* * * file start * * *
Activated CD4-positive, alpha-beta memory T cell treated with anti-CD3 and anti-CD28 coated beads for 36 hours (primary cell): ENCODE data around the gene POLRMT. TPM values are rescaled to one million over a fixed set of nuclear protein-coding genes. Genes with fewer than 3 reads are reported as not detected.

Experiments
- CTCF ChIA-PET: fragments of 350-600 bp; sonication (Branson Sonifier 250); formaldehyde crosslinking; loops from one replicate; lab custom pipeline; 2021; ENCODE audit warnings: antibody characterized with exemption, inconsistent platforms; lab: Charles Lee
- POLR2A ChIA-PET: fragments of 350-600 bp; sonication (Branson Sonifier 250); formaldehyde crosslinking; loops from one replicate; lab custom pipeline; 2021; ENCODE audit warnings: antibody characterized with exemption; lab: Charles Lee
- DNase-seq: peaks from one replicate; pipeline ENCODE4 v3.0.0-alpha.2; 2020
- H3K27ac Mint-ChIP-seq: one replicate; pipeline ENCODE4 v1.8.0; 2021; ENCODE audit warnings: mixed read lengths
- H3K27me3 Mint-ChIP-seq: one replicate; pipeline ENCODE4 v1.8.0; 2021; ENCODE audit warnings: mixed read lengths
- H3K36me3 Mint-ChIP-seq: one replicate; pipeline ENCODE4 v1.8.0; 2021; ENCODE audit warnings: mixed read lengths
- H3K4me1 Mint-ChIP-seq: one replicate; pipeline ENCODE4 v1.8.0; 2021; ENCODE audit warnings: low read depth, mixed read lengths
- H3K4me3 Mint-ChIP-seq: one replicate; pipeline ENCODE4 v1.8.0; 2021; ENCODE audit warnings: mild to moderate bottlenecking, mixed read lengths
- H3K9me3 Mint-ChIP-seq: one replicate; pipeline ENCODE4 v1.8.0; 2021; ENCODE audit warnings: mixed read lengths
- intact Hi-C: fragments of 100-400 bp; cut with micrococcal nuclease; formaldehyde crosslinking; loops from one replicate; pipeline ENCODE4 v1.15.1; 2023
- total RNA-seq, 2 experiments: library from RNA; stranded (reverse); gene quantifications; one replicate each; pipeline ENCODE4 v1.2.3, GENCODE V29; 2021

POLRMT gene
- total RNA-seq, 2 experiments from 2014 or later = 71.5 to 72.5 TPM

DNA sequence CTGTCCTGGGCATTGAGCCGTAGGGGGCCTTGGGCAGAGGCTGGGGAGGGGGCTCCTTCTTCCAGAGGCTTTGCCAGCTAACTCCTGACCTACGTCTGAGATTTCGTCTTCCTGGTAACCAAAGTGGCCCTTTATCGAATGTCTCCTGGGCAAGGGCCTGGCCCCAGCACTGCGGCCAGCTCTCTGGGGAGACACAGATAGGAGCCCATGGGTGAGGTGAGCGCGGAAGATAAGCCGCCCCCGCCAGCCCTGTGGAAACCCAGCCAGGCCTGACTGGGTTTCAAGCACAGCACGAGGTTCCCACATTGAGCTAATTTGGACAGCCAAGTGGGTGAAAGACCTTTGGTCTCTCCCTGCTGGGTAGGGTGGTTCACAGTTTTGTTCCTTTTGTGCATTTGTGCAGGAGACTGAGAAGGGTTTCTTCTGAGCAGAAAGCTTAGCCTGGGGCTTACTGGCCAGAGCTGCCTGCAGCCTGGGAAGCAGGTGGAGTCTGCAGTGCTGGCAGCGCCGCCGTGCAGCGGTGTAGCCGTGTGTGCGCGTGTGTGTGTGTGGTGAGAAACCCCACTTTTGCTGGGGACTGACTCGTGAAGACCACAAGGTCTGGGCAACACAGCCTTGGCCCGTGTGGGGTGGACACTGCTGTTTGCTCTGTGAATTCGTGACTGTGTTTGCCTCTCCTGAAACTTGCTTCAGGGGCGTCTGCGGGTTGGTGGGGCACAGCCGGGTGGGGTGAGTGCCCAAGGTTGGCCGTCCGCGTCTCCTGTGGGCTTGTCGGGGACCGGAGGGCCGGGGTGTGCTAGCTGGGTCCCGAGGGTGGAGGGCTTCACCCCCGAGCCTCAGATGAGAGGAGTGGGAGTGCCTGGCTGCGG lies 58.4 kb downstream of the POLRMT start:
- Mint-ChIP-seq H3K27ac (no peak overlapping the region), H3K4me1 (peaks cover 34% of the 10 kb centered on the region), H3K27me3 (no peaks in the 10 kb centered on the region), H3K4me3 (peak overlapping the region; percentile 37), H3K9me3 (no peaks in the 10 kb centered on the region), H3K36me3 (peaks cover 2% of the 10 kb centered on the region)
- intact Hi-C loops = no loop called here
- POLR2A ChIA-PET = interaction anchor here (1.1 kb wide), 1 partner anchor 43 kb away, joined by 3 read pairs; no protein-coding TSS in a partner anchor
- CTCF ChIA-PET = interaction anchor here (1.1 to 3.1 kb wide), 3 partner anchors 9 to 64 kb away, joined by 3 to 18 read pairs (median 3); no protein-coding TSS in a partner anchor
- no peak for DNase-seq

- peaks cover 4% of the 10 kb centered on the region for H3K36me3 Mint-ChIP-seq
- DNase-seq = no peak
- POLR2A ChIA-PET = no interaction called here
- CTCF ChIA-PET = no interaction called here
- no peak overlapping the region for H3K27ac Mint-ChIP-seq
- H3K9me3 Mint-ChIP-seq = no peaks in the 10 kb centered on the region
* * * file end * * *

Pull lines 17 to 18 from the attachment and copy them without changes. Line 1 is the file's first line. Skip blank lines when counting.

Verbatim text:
- Mint-ChIP-seq H3K27ac (no peak overlapping the region), H3K4me1 (peaks cover 34% of the 10 kb centered on the region), H3K27me3 (no peaks in the 10 kb centered on the region), H3K4me3 (peak overlapping the region; percentile 37), H3K9me3 (no peaks in the 10 kb centered on the region), H3K36me3 (peaks cover 2% of the 10 kb centered on the region)
- intact Hi-C loops = no loop called here